The Helen Jackson chair provided an impetus to centralize the research and knowledge from all three campuses. Godoy and her colleagues decided to explore whether the state legislature might create a center. They looked to Peter Jackson for advice. “I worked as kind of a volunteer, an outside ally to sort of help navigate the legislation,” Jackson says.
They made their pitch to lawmakers, emphasizing the University’s location in a key Pacific Rim city in a region of business and innovation as well as its proximity to the world’s largest philanthropic foundation (the Bill and Melinda Gates Foundation). It only made sense to have a world-class center for human rights,” Jackson says. “I think that argument made sense to lawmakers.”
State Senator Paull Shin, ’72, ’80, championed their cause. Shin was orphaned on the streets of Seoul, Korea, at the age of 4 and had to beg for food. The senator brought a personal understanding of the need for human rights work as well as the bipartisan support of his colleagues. While the state lawmakers helped the center come to life, because of the economy in 2009, they couldn’t offer funding. But they did give it a mission.
The state initiative that created the center states that it should focus on rights against violence, immigrant rights, the rights of Native American and ethnic and religious minorities, as well as human rights and the environment, trade and labor. Simply put, the initiative required the center to direct its energies toward real-world concerns—working “hand-in-hand with non-academic partners on the front lines of human rights,” Godoy says.
While the source of the center’s 2015 break in may never come to light, many of the human rights projects from that time forward have shown significant progress. “There have been some exciting developments in the work in El Salvador,” Godoy says. At the beginning of the summer, the CIA turned over 139 documents to settle the U.S. District Court suit that had been filed by the UW center in 2015.
The center has also expanded its El Salvador research to include a 1981 massacre in and around the village of El Mozote, where, according to witness accounts, a U.S.-trained battalion tortured and executed almost 1,000 people. More than half of the victims were children under 12. “It is considered the worst massacre in the contemporary history of the Americas,” Godoy says.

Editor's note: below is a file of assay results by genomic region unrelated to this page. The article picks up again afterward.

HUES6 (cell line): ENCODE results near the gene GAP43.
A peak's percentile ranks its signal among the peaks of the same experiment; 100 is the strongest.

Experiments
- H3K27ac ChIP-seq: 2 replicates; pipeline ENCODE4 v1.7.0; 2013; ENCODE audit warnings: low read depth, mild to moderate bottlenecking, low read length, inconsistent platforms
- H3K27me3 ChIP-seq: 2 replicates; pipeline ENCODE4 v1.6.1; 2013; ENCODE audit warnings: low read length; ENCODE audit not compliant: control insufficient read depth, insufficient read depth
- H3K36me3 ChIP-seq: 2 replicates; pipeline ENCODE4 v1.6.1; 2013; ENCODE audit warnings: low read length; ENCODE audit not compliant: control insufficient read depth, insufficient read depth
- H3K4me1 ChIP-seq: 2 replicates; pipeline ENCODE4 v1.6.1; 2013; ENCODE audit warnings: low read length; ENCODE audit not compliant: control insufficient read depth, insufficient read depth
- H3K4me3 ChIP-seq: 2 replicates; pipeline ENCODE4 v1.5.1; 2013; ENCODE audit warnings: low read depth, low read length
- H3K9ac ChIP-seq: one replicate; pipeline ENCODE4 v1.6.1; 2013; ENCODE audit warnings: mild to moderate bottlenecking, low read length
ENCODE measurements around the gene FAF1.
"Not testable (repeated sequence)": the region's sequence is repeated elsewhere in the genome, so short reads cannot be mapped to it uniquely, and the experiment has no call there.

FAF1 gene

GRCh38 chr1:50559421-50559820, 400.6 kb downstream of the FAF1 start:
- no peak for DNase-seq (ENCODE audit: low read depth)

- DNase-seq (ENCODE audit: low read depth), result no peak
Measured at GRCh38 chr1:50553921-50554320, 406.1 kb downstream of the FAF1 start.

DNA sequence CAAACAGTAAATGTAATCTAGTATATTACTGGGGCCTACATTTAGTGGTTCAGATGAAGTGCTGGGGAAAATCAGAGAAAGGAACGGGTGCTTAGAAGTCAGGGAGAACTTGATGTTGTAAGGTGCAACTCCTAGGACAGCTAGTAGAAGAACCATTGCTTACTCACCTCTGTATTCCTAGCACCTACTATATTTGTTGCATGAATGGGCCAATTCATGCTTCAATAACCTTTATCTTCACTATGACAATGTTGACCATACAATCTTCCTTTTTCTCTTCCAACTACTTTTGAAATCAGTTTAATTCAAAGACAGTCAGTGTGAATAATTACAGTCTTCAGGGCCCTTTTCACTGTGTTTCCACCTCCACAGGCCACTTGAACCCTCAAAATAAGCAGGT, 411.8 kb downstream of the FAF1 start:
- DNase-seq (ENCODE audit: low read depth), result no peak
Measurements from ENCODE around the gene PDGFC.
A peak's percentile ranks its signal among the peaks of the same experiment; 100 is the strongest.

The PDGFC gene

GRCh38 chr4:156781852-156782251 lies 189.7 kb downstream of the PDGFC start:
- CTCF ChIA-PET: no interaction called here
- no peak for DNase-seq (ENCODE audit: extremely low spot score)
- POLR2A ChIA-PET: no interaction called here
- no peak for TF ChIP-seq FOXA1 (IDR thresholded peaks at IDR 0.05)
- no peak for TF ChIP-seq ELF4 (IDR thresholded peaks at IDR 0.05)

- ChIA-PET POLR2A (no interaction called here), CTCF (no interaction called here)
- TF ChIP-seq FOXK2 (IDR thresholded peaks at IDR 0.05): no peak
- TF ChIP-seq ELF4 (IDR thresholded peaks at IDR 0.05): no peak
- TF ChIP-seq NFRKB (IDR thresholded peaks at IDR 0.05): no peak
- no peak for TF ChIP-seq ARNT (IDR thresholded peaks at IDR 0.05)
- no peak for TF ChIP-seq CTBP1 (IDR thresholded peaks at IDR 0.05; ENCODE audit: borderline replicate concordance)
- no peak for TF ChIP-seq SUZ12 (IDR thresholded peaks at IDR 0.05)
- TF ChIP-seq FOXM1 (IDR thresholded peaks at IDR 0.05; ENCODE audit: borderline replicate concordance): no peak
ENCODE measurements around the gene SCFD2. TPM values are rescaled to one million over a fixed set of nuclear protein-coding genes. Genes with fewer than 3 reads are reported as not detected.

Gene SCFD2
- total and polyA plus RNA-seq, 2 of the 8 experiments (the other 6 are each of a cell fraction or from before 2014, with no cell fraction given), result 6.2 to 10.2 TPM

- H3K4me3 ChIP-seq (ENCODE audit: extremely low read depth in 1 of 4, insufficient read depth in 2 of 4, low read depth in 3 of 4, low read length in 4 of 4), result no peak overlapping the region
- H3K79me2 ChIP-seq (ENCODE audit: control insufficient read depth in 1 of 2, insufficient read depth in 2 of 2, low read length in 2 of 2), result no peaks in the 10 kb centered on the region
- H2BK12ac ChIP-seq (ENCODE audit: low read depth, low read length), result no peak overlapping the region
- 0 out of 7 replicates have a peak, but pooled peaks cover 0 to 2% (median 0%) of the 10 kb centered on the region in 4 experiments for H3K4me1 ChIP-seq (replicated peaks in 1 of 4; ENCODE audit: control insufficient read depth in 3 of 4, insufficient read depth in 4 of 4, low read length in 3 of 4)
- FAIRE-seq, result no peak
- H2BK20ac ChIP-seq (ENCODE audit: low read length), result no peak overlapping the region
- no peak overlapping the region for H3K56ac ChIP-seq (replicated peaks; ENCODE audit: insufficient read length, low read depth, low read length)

The UW human rights center has been gathering evidence that contains details of the massacre. “The victims and their families have been denied the right to truth,” Godoy says. At the very least the center’s research confirms the memories of those who witnessed the attacks. But it may also be useful for bringing war criminals to justice, even after all these years.
Working with declassified documents from U.S. government archives, the center can contribute to the public record about events in Central America and help clarify U.S. investment and involvement.
A provincial court has reopened a decades-old trial and brought to light more details of El Mozote. Eighteen former military commanders are under indictment. Late this summer, survivors of the massacre were scheduled to testify about the torture and executions they witnessed and escaped.
But there’s more to do. This coming year, the center will pursue more research into war crimes in El Salvador. And students will travel to Central America to share their findings with victims and their advocates. Another set of students will deepen their research on immigrant rights here in Washington. And the center is now looking into whether federal agents are unlawfully turning away asylum seekers.
Godoy can see many more areas and issues deserving of the center’s resources “if only we had the funding to do it,” she says. The center currently relies on small family endowments to pay undergraduate and graduate students to work on human rights projects. It also depends on individual gifts and foundation grants.
Though the Center for Human Rights was created with just a few resources and remains small—a director, two staff members, a group of faculty associates and some students—it has already made a difference. “That’s the way we measure our success,” Godoy says. “We must be contributing to real-world improvements in human rights.”